Bizley said the centre is running workshops with high schools at their urban farm in Ajax, Ontario to introduce young people to work opportunities in farming.

“One of the things that we’re hoping to do with urban agriculture is demonstrate the career opportunities that exist in and around agriculture,” she said. “We’re increasing awareness around growing food. We’ll hopefully then help to educate youth about future careers that they may not have thought of.”

“Then maybe down the road, they’re potentially interested in picking up a larger scale farm and getting into the business”

But the cost of running a full-scale farm is a barrier, according to Wayne.

“It’s going to be awful tight by the time you buy some machinery,” he said. “My parents gave me the property for all the years that I had had worked on the farm. If that hadn’t happened, I probably wouldn’t even be here.”

When Wayne’s dad passed, he split the farm into plots, giving Wayne his current 50-acre farm on the southeast corner of Jones Road, according to Jennifer.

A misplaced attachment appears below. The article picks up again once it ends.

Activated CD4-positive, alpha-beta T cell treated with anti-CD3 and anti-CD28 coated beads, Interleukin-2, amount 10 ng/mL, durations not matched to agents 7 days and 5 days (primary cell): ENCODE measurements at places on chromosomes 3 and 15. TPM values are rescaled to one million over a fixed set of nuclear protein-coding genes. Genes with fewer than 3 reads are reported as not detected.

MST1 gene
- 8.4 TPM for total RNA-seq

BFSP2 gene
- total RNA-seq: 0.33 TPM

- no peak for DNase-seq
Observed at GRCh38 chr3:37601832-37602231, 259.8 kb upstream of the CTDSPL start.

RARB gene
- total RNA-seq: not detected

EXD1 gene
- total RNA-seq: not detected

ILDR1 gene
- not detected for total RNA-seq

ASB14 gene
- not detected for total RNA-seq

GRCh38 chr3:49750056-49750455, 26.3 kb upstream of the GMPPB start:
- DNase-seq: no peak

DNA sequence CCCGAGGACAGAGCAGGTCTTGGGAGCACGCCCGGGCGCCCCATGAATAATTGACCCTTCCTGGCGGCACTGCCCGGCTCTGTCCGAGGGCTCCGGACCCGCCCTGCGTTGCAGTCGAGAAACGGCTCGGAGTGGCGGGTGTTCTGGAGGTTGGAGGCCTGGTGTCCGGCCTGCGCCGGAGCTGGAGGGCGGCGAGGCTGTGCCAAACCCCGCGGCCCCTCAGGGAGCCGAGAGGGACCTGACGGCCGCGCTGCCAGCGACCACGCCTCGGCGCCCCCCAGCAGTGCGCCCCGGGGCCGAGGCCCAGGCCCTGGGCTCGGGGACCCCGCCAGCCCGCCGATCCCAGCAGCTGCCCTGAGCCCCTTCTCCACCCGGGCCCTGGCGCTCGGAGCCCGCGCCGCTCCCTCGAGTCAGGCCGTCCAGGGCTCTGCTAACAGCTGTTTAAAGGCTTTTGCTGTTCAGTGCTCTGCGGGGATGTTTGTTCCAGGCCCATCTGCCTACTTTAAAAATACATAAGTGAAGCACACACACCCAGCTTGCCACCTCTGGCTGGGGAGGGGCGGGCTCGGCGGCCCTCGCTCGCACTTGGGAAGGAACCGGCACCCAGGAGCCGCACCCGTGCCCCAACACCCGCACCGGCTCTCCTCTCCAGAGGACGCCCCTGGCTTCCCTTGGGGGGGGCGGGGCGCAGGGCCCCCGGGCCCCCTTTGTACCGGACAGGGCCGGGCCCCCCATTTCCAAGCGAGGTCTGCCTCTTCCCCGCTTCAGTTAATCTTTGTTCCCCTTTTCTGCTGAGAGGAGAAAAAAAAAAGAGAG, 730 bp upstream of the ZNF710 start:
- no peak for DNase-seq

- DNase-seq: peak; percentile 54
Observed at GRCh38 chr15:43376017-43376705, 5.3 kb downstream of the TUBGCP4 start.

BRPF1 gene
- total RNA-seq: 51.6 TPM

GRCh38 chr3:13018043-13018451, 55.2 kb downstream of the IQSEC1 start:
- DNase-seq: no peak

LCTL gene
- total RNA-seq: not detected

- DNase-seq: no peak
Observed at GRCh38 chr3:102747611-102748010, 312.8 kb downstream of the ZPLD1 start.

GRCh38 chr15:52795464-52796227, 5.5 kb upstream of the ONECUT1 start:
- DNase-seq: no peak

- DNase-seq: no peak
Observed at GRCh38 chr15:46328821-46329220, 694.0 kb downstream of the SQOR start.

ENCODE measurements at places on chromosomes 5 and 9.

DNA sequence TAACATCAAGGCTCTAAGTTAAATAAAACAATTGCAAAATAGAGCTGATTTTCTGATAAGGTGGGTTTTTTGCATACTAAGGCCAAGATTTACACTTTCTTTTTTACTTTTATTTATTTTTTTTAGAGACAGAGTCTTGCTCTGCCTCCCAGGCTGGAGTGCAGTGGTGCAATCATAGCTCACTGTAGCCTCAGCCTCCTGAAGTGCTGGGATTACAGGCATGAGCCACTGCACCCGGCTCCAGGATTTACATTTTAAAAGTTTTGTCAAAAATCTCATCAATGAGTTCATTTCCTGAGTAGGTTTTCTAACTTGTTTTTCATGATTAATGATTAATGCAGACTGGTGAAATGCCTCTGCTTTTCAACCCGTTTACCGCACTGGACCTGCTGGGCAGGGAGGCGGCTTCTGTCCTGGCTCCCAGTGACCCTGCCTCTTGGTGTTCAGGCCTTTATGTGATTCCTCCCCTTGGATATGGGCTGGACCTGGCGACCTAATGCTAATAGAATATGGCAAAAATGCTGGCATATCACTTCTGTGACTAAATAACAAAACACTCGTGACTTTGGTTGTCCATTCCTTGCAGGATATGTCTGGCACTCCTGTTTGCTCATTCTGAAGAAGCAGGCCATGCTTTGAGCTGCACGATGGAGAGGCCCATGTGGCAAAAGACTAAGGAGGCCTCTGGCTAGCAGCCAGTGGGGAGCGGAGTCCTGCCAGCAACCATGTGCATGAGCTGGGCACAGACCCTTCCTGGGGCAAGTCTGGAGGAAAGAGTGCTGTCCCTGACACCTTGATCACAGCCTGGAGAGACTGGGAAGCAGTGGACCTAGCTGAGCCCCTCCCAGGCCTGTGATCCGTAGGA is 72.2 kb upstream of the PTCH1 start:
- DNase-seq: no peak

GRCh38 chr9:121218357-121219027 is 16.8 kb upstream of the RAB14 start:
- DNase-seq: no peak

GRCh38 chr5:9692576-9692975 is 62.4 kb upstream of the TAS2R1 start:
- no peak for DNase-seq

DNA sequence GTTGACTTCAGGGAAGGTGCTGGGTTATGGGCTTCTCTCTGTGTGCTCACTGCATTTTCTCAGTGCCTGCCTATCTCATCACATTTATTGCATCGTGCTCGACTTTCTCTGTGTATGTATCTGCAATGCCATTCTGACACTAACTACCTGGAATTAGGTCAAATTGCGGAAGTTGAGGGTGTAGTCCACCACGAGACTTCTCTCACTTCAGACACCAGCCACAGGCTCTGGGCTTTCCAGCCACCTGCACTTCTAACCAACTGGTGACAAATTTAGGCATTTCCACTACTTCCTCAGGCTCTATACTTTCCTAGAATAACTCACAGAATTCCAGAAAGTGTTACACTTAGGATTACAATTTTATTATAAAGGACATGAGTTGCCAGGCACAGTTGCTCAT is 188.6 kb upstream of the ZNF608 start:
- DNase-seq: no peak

Then, when Wayne’s brother died, he passed his 100-acre lot to his three children, but Jennifer said they plan to sell.

“I do expect it will probably be sold in order to be divided amongst my cousins,” she said. “I don’t know that any of them are really interested in farming.

“At today’s prices, I expect it would be very difficult for one to buy out the other two. I don’t envy them. I think they’ve got a big job ahead of them.”

At 75, Wayne said things “could change fast” with his health and the future of the farm. Jennifer and Brent are in their fifties, and neither of them are married or have children.

“Because of my age and his age and there’s no one to take over from there,” Jennifer said. “My brother may decide that he wants us to sell the place, or we might collectively decide that that’s what we’re going to do.

“It’s almost [as if] the Jones dynasty is kind of coming to an end. Not that it was a big elaborate thing to start with, but I feel very blessed to have been able to have grown up on a farm to understand the value of animals and hard work.”

“It’s been a part of the Jones family for centuries, so to kind of see it taken apart is sad.”